Celeste Cantu Stampfl
Former State Water Board Executive Director and ultility General Manager, Vice Chair of the San Diego Regional Water Quality Control Board, President of the PPIC Water Policy Center Advisory Council, the Water Education and Water Foundations.
Del Mar’s water is drawn from diverse sources; most is imported from the Sierra Nevada and Colorado River. Understanding the climate, weather and where our water comes from is key to making smart decisions regarding our personal water use.
The Sierra Nevada snowpack feeds the water system across the state supplying 30 percent of California’s water needs. It is 153% of average today, thanks to recent atmospheric river storms. For the first time since 2011, the State is not experiencing drought. However, one wet year cannot make up for the last eight very dry years. Reservoirs are filled to above average, but we have a huge deficiency in groundwater aquifers over drafted during the dry years. Unlike reservoirs which can fill in a wet year, groundwater aquifers can take decades to replenish. The Colorado River is already over-allocated. Climate change is expected to exacerbate the imbalance by further decreasing river flows as temperatures warm. Water managers from the seven Colorado River Basin states have a long fruitful legacy of collaboration. Under a 2007 agreement, if Lake Mead’s level drops to 1,075 feet, about 5 feet below the current level, an official shortage would be declared. That would trigger cuts. Further declines in the lake level bring increasingly severe consequences including water cuts and the loss of the ability to generate hydro electricity. A short term solution, the Drought Contingency Plan, if approved, would help avoid significant challenges. The states would voluntarily take less than their allotted share to keep Lake Mead above the trigger point. The plan would provide stability while longer-term solutions to the existing Colorado River imbalance were developed.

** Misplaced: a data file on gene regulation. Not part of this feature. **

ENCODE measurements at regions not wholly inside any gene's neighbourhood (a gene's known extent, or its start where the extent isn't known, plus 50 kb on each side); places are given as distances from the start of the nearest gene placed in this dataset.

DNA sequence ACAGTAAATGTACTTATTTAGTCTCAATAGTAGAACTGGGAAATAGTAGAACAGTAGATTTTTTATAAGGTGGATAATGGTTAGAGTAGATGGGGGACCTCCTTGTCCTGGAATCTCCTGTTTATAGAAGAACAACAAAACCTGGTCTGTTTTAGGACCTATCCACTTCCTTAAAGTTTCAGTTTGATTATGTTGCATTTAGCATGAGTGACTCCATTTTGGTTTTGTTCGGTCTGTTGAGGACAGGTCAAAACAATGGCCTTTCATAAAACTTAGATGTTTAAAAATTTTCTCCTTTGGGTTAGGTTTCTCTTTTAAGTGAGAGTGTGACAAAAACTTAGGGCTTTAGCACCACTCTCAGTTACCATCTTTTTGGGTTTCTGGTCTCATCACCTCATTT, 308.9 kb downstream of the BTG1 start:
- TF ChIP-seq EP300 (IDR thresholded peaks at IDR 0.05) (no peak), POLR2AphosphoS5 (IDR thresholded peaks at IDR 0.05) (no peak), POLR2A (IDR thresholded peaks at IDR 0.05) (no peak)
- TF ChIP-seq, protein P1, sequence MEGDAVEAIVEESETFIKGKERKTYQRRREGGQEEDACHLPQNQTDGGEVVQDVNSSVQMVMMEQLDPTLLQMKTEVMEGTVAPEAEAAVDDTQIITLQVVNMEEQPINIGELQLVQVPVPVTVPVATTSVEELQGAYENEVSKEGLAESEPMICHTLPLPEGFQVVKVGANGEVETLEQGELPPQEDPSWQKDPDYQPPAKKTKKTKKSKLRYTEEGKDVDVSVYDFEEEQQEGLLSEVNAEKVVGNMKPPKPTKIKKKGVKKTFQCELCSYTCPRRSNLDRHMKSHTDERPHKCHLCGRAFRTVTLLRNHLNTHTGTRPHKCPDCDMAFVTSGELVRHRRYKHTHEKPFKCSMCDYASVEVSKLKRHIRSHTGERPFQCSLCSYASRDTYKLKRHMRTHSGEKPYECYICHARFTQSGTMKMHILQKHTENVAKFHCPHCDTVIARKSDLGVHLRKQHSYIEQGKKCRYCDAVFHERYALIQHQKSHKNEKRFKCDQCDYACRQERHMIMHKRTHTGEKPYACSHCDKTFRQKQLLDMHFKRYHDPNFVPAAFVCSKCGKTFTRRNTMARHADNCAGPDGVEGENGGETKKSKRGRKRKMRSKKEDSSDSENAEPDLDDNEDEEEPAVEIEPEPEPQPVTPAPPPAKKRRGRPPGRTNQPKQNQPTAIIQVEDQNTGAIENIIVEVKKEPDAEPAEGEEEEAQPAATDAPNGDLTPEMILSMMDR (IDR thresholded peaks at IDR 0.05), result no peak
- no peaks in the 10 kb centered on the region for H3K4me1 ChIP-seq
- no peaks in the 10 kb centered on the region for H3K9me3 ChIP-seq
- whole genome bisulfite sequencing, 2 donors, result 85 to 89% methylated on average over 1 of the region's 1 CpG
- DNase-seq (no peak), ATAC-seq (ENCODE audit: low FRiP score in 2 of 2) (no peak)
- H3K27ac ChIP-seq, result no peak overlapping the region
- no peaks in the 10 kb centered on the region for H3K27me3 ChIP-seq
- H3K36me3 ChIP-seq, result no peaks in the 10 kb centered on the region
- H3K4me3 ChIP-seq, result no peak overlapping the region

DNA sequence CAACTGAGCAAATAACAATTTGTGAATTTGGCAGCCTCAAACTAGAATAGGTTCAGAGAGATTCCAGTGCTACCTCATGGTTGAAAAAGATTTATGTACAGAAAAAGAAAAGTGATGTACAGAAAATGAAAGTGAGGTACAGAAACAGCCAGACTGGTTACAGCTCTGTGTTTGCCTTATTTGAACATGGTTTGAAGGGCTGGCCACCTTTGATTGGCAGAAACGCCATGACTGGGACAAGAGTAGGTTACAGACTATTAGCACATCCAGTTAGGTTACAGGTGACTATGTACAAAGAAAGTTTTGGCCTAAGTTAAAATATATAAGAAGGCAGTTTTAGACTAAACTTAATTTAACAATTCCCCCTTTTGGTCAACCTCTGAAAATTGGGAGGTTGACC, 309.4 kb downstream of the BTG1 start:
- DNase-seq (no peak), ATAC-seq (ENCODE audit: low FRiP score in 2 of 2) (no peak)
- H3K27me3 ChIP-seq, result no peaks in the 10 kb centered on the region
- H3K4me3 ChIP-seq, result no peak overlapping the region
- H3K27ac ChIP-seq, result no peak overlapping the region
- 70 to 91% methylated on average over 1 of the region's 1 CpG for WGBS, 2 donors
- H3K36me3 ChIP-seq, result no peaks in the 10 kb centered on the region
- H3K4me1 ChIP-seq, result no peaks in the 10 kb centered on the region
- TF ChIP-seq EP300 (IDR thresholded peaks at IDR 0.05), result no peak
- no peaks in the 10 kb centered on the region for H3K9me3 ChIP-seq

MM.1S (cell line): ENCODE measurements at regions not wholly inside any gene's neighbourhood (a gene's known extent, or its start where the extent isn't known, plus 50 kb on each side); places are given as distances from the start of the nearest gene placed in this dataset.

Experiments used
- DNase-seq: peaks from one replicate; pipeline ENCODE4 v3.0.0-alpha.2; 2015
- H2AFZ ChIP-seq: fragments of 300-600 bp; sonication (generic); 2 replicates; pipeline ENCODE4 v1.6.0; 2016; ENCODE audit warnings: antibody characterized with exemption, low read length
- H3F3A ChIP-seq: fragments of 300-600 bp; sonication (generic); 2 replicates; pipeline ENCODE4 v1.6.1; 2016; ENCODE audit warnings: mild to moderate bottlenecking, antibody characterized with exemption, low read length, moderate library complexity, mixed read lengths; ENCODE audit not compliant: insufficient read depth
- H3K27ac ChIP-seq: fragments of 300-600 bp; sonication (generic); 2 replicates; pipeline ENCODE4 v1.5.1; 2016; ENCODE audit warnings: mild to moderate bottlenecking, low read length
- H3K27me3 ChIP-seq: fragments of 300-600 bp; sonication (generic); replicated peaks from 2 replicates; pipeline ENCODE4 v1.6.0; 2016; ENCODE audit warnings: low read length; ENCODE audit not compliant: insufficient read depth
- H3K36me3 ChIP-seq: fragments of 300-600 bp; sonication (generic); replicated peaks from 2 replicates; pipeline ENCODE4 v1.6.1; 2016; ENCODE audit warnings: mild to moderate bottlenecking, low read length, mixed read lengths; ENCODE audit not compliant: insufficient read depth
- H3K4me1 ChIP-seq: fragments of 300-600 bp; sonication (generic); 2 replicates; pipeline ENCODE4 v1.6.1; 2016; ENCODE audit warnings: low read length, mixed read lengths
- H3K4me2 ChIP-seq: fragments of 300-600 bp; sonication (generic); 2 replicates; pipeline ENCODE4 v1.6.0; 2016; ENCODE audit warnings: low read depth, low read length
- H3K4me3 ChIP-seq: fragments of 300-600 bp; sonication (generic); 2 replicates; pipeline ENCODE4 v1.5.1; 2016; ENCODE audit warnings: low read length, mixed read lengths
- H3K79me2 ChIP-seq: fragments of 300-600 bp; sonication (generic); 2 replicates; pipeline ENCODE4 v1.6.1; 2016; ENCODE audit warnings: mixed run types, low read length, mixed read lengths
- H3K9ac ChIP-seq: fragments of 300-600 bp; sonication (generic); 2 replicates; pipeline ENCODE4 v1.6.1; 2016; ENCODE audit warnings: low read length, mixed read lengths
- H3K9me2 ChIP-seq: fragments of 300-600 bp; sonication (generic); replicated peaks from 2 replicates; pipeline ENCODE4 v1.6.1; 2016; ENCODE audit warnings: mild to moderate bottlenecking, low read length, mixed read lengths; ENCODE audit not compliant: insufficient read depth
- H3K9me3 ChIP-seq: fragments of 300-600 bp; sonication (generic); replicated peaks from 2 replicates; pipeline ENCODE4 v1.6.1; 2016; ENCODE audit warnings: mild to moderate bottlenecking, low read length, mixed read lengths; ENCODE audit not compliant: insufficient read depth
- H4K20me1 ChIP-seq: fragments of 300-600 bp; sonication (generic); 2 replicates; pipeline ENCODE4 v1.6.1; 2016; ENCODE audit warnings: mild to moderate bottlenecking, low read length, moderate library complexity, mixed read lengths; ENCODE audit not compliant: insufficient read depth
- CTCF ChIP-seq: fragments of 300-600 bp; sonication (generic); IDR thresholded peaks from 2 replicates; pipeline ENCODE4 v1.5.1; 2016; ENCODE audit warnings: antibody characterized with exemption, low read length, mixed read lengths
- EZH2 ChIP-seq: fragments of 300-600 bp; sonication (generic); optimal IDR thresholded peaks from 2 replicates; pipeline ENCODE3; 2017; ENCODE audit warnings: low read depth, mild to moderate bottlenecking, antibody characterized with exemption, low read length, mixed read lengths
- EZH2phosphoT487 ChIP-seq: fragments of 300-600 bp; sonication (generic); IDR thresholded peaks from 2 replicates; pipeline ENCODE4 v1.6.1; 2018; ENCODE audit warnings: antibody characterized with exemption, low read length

While California has enjoyed a wet winter with a high percentage of snowpack, water is still a major worry. Precipitation patterns are hard to predict. We do know with warmer temperatures more water is needed in the environment and more water evaporates. And climate scientists do predict the trend is to become dryer over time.
As our times are changing, it’s not only the water used directly for drinking, bathing, and washing to watch. Turf is the biggest guzzler; more water is used on our yards than any other residential use. Metropolitan Water District of Southern California voted to double the rebate offered for replacing turf, increasing it to $2 a square foot of grass removed. Substituting low water plants, succulents, poppies and other California natives are beautiful options that use only a fraction of the amount of water needed to keep grass green. Also understand the freshwater you use indirectly in the production and distribution of services and goods. Examples: about 500 gallons are needed to produce a breakfast of two eggs, coffee, OJ, and a glass of milk; 500 gallons for a cotton T-shirt; over 39,000 gallons for your car. Precipitation patterns are changing and so must we.